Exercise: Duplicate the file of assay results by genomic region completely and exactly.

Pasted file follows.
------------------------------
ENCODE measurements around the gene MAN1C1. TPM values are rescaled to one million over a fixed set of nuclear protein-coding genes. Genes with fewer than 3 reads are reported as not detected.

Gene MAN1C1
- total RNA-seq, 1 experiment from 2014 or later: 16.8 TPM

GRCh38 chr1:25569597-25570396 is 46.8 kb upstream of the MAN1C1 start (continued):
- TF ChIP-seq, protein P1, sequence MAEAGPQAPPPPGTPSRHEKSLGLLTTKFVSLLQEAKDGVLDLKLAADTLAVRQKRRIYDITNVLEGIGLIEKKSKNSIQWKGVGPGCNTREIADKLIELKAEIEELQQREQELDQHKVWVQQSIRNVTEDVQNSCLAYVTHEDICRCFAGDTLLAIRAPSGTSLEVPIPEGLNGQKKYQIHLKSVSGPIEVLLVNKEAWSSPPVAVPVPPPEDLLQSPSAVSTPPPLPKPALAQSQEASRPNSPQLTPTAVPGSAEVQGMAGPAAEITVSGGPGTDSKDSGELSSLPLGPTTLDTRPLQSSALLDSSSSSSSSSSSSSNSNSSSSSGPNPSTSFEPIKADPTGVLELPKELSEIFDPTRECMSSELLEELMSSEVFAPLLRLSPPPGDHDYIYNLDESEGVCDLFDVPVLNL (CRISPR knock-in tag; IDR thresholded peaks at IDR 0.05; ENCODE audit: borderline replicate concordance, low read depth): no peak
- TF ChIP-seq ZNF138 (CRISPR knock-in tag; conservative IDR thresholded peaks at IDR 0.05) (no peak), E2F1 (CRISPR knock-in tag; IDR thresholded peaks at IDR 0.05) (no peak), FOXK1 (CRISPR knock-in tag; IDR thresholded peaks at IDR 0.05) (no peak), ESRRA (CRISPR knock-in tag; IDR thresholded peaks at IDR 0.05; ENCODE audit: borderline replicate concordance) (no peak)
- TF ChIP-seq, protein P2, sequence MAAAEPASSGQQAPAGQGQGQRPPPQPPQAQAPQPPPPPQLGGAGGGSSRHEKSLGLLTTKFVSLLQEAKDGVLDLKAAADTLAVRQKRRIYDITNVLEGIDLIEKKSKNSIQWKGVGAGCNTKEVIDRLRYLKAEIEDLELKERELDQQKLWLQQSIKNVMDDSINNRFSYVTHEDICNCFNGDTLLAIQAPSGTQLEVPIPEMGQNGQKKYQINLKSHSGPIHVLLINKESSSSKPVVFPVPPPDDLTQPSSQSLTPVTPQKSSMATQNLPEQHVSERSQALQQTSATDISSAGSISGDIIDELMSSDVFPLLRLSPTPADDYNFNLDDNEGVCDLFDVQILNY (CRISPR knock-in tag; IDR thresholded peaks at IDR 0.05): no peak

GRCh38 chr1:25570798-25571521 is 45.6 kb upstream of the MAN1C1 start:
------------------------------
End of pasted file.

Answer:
ENCODE measurements around the gene MAN1C1. TPM values are rescaled to one million over a fixed set of nuclear protein-coding genes. Genes with fewer than 3 reads are reported as not detected.

Gene MAN1C1
- total RNA-seq, 1 experiment from 2014 or later: 16.8 TPM

GRCh38 chr1:25569597-25570396 is 46.8 kb upstream of the MAN1C1 start (continued):
- TF ChIP-seq, protein P1, sequence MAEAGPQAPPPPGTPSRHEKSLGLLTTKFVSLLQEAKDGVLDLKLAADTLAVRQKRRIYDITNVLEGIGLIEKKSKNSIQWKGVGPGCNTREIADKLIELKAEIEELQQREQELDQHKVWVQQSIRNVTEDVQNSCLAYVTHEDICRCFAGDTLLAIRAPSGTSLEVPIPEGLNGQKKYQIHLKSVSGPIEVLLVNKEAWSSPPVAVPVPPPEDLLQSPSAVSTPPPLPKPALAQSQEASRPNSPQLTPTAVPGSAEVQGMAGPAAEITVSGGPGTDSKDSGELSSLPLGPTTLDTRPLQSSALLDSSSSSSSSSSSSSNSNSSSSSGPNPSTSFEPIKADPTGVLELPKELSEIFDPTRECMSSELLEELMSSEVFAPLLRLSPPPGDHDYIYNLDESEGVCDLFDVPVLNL (CRISPR knock-in tag; IDR thresholded peaks at IDR 0.05; ENCODE audit: borderline replicate concordance, low read depth): no peak
- TF ChIP-seq ZNF138 (CRISPR knock-in tag; conservative IDR thresholded peaks at IDR 0.05) (no peak), E2F1 (CRISPR knock-in tag; IDR thresholded peaks at IDR 0.05) (no peak), FOXK1 (CRISPR knock-in tag; IDR thresholded peaks at IDR 0.05) (no peak), ESRRA (CRISPR knock-in tag; IDR thresholded peaks at IDR 0.05; ENCODE audit: borderline replicate concordance) (no peak)
- TF ChIP-seq, protein P2, sequence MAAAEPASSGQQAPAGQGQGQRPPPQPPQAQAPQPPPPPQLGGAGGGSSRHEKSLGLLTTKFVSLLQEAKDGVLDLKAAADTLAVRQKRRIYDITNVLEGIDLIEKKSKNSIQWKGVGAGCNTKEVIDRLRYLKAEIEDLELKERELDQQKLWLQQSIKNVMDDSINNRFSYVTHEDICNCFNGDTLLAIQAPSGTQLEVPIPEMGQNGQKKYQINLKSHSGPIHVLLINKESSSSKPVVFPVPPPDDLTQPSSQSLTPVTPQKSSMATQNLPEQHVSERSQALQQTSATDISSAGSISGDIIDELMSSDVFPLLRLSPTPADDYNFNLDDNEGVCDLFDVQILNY (CRISPR knock-in tag; IDR thresholded peaks at IDR 0.05): no peak

GRCh38 chr1:25570798-25571521 is 45.6 kb upstream of the MAN1C1 start: